School choice update: Champagne on ice?

Gov. Bill Lee speaks at a Philips event in Nashville on April 2, 2019. (Erik Schelzig, Tennessee Journal)

Gov. Bill Lee’s administration has been touting the “momentum” of his school choice agenda so far. His charter school authorizer bill has kept its forward momentum through the committee system, but his voucher-like Education Savings Account, or ESA, proposal was put on ice in the Senate until next week.

Proponents attribute the hiccup to time conflicts as committees do the heavy lifting needed to keep the legislature on track for a timely adjournment. But privately, some acknowledge there is going to have to be a combination of heavy whipping of recalcitrant lawmakers and tweaking of the bill to help it clear House committees and get a favorable floor vote.

(Editor’s note: The print version of The Tennessee Journal made the inaccurate assertion that the voucher bill had been put on pause in both chambers. While the Senate version did get moved to next week, the House version was advanced by the Government Operations Committee on Monday. We regret the error.)

But if those concessions go too far, the administration runs the risk of losing some ardent voucher advocates upset at the prospects of watered-down legislation. Having decided to pursue vouchers in his first session, Lee needs to avoid a high-profile defeat. So his team can be expected to pull out all the stops to ensure something (anything?) passes this year.

One additional challenge for Lee might emerge from a recognition among some of the more calculating lawmakers that they have increased bargaining power to extract the governor’s support for key projects or bills in exchange for their votes on the voucher bill.

7 Responses to School choice update: Champagne on ice?

  • Avatar
    Lenny says:

    Bill Lee’s handouts for illegal immigrants aimed at bailing out cash-strapped private institutions needs to fail.

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      David White says:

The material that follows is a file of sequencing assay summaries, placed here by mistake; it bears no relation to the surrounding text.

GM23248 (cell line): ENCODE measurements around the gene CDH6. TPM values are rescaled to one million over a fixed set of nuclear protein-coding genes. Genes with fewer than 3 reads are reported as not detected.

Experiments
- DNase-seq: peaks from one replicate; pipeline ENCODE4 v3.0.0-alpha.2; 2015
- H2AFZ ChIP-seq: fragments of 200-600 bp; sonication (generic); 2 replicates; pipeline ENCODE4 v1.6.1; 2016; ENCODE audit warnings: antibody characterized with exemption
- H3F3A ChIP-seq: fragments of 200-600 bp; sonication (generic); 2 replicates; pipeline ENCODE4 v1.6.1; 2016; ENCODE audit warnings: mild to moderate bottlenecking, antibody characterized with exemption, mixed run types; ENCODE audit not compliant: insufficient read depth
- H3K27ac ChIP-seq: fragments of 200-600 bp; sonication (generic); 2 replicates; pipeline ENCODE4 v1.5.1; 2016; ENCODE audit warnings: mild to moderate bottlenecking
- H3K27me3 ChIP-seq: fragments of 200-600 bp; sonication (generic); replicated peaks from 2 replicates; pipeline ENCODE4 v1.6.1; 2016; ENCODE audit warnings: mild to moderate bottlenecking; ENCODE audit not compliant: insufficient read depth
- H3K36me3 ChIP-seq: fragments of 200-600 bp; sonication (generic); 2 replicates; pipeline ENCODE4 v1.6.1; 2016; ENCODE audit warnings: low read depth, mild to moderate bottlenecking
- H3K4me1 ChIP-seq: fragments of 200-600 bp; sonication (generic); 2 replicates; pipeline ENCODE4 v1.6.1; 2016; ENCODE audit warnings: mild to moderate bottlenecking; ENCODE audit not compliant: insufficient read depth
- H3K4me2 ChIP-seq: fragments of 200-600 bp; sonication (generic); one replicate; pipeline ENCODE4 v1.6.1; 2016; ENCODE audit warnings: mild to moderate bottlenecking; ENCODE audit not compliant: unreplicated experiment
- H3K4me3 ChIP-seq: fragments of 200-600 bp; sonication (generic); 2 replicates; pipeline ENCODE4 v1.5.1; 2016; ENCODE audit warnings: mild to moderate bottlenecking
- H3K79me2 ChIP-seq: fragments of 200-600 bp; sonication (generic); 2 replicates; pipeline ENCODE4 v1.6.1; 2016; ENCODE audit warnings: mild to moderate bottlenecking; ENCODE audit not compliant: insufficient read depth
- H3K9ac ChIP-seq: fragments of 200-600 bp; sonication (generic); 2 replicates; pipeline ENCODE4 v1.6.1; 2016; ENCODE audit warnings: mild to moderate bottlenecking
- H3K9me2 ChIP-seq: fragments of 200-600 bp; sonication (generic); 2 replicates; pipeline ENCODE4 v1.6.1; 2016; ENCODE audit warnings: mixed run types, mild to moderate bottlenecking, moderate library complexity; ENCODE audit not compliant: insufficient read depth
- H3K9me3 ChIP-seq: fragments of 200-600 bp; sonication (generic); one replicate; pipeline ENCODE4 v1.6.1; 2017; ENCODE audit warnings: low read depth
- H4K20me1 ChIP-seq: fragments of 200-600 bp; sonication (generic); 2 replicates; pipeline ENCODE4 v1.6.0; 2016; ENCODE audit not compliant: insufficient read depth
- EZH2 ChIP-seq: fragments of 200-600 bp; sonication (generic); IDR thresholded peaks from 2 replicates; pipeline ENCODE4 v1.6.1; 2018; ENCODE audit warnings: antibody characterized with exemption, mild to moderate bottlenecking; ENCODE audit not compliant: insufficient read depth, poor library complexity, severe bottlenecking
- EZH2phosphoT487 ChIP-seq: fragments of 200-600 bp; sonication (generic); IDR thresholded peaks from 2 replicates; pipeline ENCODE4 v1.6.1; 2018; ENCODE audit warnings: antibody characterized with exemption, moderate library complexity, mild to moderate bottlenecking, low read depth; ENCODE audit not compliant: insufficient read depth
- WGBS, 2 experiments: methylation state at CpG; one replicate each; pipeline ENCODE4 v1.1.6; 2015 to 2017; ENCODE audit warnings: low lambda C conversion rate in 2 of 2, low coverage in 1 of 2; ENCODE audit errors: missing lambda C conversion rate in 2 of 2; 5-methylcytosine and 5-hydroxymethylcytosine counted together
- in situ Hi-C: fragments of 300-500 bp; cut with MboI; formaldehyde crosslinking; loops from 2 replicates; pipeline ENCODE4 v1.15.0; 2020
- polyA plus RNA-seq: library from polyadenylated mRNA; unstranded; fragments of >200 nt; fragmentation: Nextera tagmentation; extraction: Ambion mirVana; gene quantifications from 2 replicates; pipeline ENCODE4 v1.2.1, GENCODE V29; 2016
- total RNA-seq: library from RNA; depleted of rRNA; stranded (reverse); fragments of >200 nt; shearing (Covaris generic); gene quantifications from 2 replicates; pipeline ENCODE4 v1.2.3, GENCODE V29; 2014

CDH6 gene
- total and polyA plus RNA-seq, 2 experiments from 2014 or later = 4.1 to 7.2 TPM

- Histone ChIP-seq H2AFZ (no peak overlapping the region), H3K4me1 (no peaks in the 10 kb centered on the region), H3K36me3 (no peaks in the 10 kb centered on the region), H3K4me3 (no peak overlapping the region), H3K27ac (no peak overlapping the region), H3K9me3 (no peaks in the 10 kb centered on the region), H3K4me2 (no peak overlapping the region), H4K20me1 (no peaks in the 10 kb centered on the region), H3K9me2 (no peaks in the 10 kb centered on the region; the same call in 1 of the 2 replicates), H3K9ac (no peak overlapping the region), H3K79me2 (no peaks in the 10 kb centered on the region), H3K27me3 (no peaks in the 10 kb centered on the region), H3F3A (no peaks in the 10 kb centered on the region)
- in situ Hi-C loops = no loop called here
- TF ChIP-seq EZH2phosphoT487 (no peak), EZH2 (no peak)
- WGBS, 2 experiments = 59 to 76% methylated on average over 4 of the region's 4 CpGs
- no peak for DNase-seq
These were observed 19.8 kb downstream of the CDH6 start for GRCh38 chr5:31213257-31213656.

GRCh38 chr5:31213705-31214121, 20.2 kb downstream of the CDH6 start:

I would not say it was for mainly illegal immigrants, but I agree with the rest of what you said. This is nothing but corporate welfare at the expense of our kids and their schools! Some of the smaller School Districts will suffer greatly because of this money grab. If the vouchers were to only be used for “non_profit” schools, it would not be as bad.

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        FuzzyBagels says:

        A 1982 Supreme Court decision, Plyler v. Doe determined that education funds for illegals (“undocumented immigrant children”) could not be denied. So, that decision has been out of the hands of the states for decades.

        However, there is reportedly an amendment to the proposed ESA legislation that would require an ID for the funds to follow a student out of their assigned school.

        There was mention of potential harm to small school districts, but the proposed legislation is restricted to school districts that have 3 or more failing schools, limiting the use of ESAs to Davidson, Hamilton, Knox, Jackson-Madison and Shelby counties.

        Meanwhile, more than 60% of Tennessee’s public school third graders aren’t reading at third grade level.

        As ESAs are debated, the debate should be based on the facts.

        • Avatar
          Lenny says:

          $7,300 is not going to be enough for a family to send their kids to Baylor or Montgomery Bell. $7,300 per student is enough to bailout and scale for-profit virtual home schools.

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          MarLE says:

          Are funds for education going to be denied in the ESA proposal? NO, they are not. Undocumented children who have zERO right to be here will Still get their Free education. Nothing required in the ’82 court decision is withheld.

          • Avatar
            James White says:

            Stop taking Federal money and the state can deny illegals

          • Avatar
            Lenny says:

            The Chamber of Commerce’s top priorities are cheap labor and bailing out failed businesses with taxpayer money. No wonder they support amnesty for illegal immigrants and vouchers. It’s fine if you agree with the Chamber on amnesty.

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